Life is more complicated in the 21st century than it was fifty years ago, at least when it comes to teaching history. When our grandparents went to school, they studied American history and world history chronologically. They opened a book, read the stories, and learned the data. An example of this approach would be Hillyer’s A Child’s History of the World.

But the world of education changed. History morphed into social studies, which is “ . . . the study of social relationships and the functioning of society and usually made up of courses in history, government, economics, civics, sociology, geography, and anthropology.”¹ And that, my friends, resulted in a tangled mesh of facts that is very difficult to teach, which may explain why many Americans are not as knowledgeable about history (their own or anyone else’s) as Europeans, Africans, or Asians tend to be.

Now, as a homeschooler of a middle school student, you might be wondering how to navigate the history/social studies discipline. If you look online at what public schools teach, you will discover that the norm is to teach one year of U.S. history in middle school—with few teaching any world history at all.² So, as you think about what you are going to do, it’s refreshing to know that doing some sort of history in each year of middle school will guarantee that your kids are learning more than most of their peers. Phew!

But what should middle school students know about history? Before we jump into specific discussions about American history versus world history, let’s consider three basic principles of how to approach the study of history.

First and foremost, teach your kids to start with humility. Though it may seem like the facts of history are undeniable, when you start digging down into what people actually know about the past, you often find scattered bits and pieces of information—mere fragments of a time period. It is the work of academic historians to sift through these bits in order to build a cohesive story. But they often disagree with each other’s conclusions! So, what we assume is a factual story in history may actually be an informed “guess” based on archaeological digs, old houses, castles, newspapers, etc.

Since the only one who really views all of history with absolute clarity and certainty is God, all the rest of us need to walk in humility when it comes to disagreements. This is a great life lesson for your kids to learn, and it is essential in the study of history.

Secondly, remember there are always at least two sides to every story. For instance, when an American thinks of the Revolutionary War, there is a rush of patriotism, memories of Fourth of July celebrations, and a strong urge to sing “God Bless the U.S.A” However, the British don’t have the same view of this event, do they? From their perspective, the events of 1776 are all about treason and disloyalty to the king. Yet another viewpoint was held by John Wesley, who believed that the issue in America was the waning of revival and a corresponding rush to materialism.

Rather than finding historical viewpoints which agree with what we already believe, it is helpful—and enormously instructive—to consider different perspectives. As your kids learn history, make sure they understand that there are different ways of viewing the same event.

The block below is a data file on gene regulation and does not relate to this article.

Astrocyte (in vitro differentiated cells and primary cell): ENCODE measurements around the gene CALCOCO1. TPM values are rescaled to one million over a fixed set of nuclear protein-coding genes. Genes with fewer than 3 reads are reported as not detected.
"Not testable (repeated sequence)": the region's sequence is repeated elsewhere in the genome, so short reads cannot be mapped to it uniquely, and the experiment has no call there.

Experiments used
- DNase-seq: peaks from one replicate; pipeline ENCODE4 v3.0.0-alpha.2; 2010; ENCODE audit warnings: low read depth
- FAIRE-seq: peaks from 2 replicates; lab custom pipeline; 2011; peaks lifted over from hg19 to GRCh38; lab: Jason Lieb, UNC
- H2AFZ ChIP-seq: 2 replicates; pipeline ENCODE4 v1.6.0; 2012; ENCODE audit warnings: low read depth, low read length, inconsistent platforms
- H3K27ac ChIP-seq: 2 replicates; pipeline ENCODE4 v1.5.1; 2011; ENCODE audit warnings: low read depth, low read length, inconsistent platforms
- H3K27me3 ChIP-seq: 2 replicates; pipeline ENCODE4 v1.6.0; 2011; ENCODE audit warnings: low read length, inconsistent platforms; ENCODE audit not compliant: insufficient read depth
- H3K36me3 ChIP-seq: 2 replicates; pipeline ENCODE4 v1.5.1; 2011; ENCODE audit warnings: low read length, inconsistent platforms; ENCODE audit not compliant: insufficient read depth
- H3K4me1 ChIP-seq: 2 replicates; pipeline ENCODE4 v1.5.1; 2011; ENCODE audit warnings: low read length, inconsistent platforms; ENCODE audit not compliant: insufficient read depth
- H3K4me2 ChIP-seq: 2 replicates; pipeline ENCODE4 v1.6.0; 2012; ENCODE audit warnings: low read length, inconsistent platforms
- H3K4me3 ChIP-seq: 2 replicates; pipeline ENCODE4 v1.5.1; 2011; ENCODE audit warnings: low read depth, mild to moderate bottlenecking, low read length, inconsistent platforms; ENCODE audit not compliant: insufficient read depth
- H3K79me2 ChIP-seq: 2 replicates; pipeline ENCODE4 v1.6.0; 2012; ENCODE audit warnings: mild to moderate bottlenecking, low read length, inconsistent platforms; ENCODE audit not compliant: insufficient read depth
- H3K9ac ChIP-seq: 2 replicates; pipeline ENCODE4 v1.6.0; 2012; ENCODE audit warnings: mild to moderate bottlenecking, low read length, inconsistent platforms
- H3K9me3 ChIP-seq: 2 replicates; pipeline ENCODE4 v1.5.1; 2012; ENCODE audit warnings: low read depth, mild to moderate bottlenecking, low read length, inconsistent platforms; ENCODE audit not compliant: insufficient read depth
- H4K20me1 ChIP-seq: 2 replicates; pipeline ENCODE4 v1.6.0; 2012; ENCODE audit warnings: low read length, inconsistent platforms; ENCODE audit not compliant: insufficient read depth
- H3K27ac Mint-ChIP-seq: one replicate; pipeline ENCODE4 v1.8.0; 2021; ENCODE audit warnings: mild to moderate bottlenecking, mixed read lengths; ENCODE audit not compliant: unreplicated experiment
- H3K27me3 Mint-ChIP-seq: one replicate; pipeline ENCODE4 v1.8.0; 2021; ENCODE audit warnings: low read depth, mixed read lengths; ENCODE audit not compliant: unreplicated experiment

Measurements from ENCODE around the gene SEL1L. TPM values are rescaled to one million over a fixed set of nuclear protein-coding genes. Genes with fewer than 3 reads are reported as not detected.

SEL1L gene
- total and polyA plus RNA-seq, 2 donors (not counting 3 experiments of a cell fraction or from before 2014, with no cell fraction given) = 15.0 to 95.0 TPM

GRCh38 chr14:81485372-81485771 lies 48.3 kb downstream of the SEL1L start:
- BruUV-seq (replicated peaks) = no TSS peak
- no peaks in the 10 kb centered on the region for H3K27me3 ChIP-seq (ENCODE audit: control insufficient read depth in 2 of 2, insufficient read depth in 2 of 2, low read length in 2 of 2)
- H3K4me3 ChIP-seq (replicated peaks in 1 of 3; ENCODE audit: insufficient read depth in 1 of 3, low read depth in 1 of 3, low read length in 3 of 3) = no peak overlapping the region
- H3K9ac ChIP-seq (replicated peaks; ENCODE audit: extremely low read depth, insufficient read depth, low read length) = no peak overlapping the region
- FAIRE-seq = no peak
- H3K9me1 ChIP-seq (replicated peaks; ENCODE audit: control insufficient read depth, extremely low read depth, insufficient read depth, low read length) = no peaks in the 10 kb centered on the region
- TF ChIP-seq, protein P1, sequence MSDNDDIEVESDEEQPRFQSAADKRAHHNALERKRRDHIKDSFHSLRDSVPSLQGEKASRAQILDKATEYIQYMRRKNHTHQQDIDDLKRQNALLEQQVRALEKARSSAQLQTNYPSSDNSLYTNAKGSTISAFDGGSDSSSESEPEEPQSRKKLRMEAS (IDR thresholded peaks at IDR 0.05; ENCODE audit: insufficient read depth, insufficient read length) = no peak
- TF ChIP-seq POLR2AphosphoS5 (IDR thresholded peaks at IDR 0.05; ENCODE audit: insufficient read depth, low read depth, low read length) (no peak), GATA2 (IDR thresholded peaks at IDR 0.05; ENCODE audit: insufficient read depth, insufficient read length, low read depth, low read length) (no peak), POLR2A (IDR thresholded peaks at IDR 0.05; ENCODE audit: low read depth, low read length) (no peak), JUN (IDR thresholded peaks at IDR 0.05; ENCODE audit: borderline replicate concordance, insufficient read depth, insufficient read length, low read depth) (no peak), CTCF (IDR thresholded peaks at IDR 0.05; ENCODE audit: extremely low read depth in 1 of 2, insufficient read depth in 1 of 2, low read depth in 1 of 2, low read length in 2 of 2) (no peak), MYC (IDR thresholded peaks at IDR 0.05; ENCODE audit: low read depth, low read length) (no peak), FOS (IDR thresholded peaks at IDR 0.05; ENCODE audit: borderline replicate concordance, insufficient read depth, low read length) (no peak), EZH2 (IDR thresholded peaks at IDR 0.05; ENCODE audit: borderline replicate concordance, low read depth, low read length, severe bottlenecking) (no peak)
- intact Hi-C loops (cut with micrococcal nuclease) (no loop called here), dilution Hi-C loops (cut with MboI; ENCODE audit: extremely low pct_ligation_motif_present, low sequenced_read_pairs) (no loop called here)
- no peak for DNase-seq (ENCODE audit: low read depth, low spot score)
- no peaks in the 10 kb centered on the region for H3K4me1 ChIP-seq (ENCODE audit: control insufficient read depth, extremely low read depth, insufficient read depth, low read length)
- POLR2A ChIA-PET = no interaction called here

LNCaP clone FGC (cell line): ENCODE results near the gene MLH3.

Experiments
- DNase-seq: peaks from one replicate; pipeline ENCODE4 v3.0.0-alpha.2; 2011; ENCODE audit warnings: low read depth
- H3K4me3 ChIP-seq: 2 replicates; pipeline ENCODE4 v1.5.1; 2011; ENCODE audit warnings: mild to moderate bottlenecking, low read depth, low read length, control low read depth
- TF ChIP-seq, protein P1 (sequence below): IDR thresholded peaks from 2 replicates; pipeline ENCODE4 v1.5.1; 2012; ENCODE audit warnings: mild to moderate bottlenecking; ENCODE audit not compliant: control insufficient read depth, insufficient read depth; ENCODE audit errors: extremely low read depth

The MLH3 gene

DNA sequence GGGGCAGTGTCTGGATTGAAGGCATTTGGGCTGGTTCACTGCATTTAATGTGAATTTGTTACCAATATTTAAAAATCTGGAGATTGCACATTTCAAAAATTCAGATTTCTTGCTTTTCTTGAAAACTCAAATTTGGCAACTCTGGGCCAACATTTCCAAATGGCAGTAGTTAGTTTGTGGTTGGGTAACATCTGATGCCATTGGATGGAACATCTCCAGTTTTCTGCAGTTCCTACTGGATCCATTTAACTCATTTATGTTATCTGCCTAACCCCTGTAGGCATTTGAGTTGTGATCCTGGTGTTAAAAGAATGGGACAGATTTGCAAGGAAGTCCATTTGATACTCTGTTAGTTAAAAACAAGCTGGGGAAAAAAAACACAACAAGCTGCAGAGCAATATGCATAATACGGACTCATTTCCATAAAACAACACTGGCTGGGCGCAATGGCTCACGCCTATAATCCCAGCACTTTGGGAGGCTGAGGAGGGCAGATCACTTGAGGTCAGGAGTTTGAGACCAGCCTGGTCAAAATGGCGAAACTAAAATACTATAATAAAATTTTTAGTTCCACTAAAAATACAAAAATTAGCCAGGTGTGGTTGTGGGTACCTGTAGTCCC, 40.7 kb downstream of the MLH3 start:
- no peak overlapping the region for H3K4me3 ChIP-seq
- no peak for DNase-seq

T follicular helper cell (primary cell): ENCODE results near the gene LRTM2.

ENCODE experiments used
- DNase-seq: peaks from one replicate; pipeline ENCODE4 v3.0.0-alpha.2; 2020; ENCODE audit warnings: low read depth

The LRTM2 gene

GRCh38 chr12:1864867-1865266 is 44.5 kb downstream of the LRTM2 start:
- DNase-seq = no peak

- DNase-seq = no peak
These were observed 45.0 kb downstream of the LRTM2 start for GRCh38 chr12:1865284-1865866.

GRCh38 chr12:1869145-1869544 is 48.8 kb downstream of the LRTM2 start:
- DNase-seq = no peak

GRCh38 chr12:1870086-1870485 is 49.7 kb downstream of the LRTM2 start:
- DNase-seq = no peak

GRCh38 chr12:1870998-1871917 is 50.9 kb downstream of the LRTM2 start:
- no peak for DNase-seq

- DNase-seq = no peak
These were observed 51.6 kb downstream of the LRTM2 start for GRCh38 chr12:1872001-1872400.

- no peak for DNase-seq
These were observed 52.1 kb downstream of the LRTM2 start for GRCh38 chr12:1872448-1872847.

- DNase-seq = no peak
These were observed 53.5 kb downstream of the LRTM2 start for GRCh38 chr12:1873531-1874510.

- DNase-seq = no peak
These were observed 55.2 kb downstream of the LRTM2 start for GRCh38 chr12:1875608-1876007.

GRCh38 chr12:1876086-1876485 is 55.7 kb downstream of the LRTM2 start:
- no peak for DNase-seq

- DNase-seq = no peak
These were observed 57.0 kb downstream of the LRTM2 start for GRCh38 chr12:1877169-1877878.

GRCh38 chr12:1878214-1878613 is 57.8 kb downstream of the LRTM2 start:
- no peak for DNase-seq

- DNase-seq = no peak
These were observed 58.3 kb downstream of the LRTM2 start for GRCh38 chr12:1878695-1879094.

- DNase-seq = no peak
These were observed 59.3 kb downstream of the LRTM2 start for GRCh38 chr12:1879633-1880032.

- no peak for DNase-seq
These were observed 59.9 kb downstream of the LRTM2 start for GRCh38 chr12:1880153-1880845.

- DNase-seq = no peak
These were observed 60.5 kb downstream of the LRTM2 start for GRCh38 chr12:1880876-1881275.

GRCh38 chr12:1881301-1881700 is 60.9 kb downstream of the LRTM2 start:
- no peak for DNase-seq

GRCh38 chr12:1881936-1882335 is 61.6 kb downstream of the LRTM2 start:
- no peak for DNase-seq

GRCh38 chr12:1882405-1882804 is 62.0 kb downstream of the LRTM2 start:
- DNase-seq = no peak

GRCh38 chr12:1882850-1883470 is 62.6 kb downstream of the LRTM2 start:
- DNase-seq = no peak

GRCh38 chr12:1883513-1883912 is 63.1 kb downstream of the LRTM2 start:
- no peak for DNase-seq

The last foundational principle is to avoid “soundbites” in history. We all know the limitations of hearing a TV news story that has been condensed into 60 seconds. The real story is far more complicated and has many more details than can be told in a minute. There is a complexity to people, events, and cultures, and if we are to understand them, we need to slow down and learn more.

One of the best reasons to not rely solely on a history textbook is that it condenses the drama and adventure of history into soundbites—a mere mention of names, dates, and places. You can do better! Let the people of the past come to life through stories of the time by having your middle school student read biographies, historical fiction, and even primary sources!

With these things in place, you are ready for the final question: What history should your middle school student know? That is a great question. Here are a few suggestions:

American history. If you live in America, this is crucial. Most middle school students in the public school system study the American Revolution through the Civil War, but feel free to do more.

World history. There are many compelling reasons to study world history, including the fact that you won’t really understand American history if you don’t see it in its historical context (that means world history).

Ancient history; the Middle Ages. It’s always good to start at the beginning of a story; so,, if you haven’t yet studied the ancient world, begin there. If your kids are fairly conversant with history up through the Roman Empire, then tackle the Middle Ages. It is a fascinating time period, and it lays a foundation for understanding modern history.

Whatever history you dive into, I encourage you to let it come to life for your middle school kids!

Endnotes: 

  1. http:// www . merriam-webster . com/dictionary/social%20studies
  2. http:// www . greatschools . org/gk/articles/your-middle-schooler-and-social-studies/

Copyright 2016, The Old Schoolhouse®. Used with permission. All rights reserved by the Author. Originally appeared in the Annual Print Book 2016 issue of The Old Schoolhouse® Magazine, the trade publication for homeschool moms.